The flick sparked nationwide buzz after it was revealed the storyline features a young actress having an affair with an older married director. Its plot parallels the relationship between Hong, 57, and Kim, 35, with the director confirming this for the first time Monday.
Hong added that news reports about the affair had caused “discomfort” in their personal lives and expressed hope that the conversation would stay on the movie. Such discomfort was also strongly indicated through a line in the movie, in which the couple’s mutual friends strongly criticize those who object to their relationship.
“People all have different opinions. If I disagree with someone, I would still respect that person’s opinion as long as it is not illegal or doesn’t harm other people. I would expect to be treated the same way,” Hong said.
While much of the film’s content -- including the personality of the main characters, their situation and the directing style of the film director -- was identical to the real-life couple, Hong denied that it was an autobiographical work.
“The reason I use such personal details is because they (personal details) help spark something in me. They help me to be more truthful,” he said.
The screening and press conference Monday marked the couple’s first official appearance together since the scandal broke last June.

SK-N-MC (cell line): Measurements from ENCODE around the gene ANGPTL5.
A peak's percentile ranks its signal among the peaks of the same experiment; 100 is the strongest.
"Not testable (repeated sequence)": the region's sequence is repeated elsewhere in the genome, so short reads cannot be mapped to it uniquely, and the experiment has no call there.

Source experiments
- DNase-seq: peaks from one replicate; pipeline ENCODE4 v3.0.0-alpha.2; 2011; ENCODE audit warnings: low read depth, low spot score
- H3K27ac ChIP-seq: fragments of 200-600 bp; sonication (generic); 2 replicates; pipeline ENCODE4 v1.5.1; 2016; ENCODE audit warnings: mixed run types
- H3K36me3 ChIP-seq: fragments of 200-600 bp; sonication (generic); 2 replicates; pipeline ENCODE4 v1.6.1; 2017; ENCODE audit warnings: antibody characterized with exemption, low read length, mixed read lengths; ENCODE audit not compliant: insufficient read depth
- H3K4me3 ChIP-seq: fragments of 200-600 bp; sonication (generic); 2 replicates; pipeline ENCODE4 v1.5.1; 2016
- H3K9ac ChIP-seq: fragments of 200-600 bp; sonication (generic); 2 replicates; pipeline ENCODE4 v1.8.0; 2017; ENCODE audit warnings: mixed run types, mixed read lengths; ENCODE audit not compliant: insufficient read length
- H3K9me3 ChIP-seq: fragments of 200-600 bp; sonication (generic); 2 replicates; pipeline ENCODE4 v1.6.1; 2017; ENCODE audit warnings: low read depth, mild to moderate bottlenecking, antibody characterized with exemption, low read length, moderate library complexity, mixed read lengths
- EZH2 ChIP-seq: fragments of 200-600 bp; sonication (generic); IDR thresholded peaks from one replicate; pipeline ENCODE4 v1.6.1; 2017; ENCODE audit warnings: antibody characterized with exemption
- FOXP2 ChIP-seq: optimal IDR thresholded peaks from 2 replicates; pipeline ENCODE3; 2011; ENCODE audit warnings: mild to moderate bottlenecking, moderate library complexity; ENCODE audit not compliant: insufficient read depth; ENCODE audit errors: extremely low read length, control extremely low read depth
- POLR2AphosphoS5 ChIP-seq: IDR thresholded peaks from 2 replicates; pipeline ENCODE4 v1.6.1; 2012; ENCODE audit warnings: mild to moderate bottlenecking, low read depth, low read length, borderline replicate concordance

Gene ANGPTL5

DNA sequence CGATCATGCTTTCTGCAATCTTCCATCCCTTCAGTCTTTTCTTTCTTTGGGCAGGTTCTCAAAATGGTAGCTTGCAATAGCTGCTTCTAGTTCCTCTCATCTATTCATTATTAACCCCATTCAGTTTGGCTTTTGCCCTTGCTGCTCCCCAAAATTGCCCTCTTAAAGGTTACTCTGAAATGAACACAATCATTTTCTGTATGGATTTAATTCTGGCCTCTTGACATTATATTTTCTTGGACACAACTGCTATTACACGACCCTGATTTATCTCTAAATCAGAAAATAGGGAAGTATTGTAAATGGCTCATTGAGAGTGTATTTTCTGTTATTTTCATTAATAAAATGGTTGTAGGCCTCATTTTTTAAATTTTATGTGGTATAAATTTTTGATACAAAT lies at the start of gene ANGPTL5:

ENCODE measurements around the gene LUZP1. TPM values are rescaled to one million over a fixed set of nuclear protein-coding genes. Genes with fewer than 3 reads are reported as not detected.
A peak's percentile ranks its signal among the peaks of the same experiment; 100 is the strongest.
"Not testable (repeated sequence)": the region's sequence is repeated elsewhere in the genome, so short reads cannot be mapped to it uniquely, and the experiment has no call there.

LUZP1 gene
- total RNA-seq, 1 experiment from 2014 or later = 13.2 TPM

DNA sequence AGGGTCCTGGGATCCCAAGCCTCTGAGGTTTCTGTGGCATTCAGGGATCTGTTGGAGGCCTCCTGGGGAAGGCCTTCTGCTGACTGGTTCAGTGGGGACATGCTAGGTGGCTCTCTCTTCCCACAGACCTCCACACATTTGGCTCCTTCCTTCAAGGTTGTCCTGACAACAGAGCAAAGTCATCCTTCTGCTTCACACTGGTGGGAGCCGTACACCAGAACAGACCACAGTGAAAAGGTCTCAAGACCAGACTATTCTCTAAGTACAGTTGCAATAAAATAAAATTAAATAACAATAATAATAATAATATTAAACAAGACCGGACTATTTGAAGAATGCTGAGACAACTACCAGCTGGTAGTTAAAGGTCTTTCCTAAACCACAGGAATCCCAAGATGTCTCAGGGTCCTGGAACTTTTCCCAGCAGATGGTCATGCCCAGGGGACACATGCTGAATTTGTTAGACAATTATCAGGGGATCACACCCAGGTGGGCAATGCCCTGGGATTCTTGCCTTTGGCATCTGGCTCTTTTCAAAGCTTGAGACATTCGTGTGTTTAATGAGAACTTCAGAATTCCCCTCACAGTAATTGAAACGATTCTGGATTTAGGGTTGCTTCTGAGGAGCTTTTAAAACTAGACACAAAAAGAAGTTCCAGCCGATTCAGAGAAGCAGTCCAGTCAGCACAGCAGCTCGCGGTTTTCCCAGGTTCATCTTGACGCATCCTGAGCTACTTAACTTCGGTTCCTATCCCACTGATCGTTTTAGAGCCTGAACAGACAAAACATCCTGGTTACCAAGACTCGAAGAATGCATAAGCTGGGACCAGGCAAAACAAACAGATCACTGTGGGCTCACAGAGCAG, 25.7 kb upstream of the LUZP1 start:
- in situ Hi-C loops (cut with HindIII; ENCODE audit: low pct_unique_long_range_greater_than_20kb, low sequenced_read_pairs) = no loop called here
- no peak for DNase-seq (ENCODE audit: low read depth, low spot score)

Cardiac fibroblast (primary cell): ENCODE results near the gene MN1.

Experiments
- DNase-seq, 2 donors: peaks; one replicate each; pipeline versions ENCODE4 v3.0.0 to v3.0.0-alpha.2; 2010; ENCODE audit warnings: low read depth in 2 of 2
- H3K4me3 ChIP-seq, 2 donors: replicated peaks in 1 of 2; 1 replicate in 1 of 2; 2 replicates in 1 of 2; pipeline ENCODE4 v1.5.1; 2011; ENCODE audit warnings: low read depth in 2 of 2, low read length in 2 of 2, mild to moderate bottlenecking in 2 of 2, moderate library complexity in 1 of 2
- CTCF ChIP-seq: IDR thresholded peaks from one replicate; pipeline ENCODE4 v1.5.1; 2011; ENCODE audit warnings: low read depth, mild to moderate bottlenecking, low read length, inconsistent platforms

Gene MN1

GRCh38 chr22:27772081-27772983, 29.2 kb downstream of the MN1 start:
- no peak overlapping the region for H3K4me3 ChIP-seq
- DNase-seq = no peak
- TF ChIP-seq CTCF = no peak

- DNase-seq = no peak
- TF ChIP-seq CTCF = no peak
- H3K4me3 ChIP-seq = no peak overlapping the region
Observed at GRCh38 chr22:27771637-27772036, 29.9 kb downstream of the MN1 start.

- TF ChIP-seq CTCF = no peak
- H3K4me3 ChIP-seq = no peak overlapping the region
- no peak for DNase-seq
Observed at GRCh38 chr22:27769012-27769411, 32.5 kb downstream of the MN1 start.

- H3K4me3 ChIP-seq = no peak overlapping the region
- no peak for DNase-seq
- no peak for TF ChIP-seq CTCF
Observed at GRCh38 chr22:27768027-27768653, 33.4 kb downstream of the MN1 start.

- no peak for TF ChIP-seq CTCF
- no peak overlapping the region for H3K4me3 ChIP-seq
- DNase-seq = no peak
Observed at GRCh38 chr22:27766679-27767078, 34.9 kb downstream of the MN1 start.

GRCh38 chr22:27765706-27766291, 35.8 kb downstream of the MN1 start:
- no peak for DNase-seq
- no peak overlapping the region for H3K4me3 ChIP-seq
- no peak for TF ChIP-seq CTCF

Due to the pair’s popularity and the public’s interest in the scandal, the event attracted major media attention.
Neither Hong nor Kim will participate in any press or fan-related events after Monday’s press conference, which is unusual as actors and directors typically take part in such events to promote their movies.
The film, set for Korean release on March 23, tracks a young actress Young-hee going through a crisis set off by her affair with the director, played by Moon Seong-geun.
With her portrayal of the troubled actress, Kim became the first Korean to win the best actor or actress award at the Berlin festival.
Initially criticized for her poor acting skills, the model-turned-actress has blossomed into one of Korea’s most acclaimed thespians with memorable performances in “Helpless” and “The Handmaiden.”
For Hong, the flick earned him a third trip to the Berlinale after “Night and Day” in 2008 and “Nobody’s Daughter Haewon” in 2013.
The two worked together on the film “Right Now, Wrong Then” (2015), during which their relationship reportedly began. News of their alleged extramarital affair broke in June 2016, around the time the film “The Handmaiden” was released. The story escalated with reports of Hong having filed for divorce from his wife.
During an award acceptance speech in Berlin last month, Kim said she “respects and loves” Hong, which fueled suspicion about their relationship, along with the sight of the two holding hands at the ceremony.
By Yoon Min-sik (firstname.lastname@example.org